By: Olle Johansson (oej) 2006-01-10 01:28:49.000-0600

benjk: Trying to summarize what you say, you do not recommend that we include this patch into Asterisk since it's not usable?

By: benjk (benjk) 2006-01-10 01:42:15.000-0600

in respone to OEJ ...

My recommendation is to introduce the patch STRICTLY as a means of providing the basis for a context aware number speaking system that can speak numbers depending on counted object.

As far as usability is concerned think of using a telex machine as a word processor for writing a business letter in a European language. Even without accents and capitalisation, it is legible but in a world where everybody else uses wordprocessors which support those things, only a desperate person with no access to a modern wordprocessor would _want_ to use it.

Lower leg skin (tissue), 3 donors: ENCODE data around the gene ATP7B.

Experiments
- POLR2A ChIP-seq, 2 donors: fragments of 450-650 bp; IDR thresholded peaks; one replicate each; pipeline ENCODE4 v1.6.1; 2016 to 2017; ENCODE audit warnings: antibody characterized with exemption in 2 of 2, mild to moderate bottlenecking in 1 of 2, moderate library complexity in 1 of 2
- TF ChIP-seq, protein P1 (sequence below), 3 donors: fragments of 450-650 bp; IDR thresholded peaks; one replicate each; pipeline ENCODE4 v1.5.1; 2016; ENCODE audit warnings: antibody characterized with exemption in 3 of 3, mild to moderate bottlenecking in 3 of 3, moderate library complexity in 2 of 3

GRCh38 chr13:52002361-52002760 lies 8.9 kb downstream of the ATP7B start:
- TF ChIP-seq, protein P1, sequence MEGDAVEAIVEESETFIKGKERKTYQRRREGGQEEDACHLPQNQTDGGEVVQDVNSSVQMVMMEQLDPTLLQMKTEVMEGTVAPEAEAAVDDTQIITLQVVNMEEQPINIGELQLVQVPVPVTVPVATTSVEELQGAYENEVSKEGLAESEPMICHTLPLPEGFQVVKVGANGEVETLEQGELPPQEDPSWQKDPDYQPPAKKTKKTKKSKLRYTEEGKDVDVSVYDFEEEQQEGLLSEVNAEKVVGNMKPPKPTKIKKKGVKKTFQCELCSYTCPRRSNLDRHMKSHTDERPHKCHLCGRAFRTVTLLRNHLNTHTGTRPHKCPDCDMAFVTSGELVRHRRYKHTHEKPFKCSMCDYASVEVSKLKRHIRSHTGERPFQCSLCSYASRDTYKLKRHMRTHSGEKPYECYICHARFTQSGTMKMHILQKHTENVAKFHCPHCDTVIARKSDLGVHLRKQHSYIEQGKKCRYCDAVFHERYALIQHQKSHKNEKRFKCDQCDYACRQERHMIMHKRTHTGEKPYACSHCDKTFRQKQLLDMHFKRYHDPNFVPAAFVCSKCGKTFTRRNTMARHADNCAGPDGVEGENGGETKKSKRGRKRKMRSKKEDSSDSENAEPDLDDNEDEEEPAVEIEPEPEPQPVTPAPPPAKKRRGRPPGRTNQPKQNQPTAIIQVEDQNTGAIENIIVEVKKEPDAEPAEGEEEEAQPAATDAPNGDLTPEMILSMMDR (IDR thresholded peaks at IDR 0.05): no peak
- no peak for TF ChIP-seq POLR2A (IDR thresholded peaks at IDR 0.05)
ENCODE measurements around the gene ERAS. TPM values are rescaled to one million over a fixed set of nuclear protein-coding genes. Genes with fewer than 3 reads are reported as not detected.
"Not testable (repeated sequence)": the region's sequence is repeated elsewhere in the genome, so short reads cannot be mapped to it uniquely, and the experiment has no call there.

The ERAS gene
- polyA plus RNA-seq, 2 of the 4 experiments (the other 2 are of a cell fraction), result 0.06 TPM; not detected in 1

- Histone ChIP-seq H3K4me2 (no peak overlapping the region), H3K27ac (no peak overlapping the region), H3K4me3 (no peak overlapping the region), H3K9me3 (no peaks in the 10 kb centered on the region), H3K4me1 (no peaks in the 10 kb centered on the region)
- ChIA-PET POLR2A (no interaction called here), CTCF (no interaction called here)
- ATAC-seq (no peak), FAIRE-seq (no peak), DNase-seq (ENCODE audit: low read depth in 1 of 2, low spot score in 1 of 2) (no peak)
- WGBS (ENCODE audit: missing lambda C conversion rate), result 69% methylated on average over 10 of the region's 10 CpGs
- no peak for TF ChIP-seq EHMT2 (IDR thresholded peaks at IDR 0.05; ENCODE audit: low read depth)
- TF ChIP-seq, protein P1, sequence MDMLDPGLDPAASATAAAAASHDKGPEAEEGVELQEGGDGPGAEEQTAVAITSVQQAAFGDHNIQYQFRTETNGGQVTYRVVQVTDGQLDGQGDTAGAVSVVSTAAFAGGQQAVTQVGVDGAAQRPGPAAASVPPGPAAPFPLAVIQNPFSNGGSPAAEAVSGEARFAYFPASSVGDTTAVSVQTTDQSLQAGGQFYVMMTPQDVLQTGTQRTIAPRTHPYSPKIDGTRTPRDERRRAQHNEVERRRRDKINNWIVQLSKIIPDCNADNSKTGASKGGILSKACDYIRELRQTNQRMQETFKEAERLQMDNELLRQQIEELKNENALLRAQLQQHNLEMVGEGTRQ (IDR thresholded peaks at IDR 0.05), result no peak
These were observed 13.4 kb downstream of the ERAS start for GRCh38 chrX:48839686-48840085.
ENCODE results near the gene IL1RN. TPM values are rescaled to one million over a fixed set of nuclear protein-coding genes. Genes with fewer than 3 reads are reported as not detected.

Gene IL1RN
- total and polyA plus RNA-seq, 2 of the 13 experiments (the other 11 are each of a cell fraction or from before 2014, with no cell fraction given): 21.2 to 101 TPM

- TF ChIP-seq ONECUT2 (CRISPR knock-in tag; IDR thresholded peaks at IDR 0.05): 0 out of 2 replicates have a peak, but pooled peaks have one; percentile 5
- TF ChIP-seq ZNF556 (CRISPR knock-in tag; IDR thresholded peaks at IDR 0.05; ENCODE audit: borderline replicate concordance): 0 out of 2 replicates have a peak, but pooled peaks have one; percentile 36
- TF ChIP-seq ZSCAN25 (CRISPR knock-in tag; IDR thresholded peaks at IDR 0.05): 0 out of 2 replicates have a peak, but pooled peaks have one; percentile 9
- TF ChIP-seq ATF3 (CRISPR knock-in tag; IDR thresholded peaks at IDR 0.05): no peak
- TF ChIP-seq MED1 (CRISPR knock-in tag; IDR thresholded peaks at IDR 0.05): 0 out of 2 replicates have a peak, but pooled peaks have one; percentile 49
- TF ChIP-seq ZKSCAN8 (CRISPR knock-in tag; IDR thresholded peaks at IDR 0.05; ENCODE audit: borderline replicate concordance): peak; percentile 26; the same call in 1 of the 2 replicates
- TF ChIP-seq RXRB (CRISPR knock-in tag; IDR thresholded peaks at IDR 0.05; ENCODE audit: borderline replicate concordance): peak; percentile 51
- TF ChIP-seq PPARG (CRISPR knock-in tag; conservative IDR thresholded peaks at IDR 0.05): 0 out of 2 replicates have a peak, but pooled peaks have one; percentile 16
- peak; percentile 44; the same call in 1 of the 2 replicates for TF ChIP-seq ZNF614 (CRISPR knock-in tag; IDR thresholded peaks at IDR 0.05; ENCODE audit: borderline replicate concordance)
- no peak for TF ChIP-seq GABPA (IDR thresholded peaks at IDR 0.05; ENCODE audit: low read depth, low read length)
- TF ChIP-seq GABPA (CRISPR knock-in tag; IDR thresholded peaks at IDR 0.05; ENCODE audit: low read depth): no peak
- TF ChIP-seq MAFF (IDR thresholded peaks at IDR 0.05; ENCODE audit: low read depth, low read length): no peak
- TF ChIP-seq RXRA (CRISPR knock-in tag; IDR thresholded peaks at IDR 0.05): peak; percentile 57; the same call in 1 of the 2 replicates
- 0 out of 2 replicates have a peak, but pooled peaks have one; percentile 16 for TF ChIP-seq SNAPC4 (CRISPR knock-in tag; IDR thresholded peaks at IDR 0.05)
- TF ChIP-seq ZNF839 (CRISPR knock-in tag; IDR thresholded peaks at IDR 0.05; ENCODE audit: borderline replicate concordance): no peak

By: Toshihiko Okubo (keister) 2006-01-11 08:56:07.000-0600

I would like to emphasize again that hfritz's patch is practical and useful enough as a say number system for giving audible numeric information in Japanese.
The arguments of other gentlemen are on general complexity of Japanese numerical expressions which we encounter only when we read Japanese sentences.

By: benjk (benjk) 2006-01-11 12:48:32.000-0600

in response to Keister ...

you seem to misunderstand what SayNumber() is being used for. Of course it is being used as part of reading whole sentences. There is another dialplan application called SayDigits() which is being used for isolated digits as the name implies and as far as that application is concerned your comment is applicable. Yet, as far as SayNumber() is concerned it is not insofar that SayNumber() is being used by Asterisk internally when reading back entire sentences and then CONTEXT MUST BE KNOWN in order to speak the number.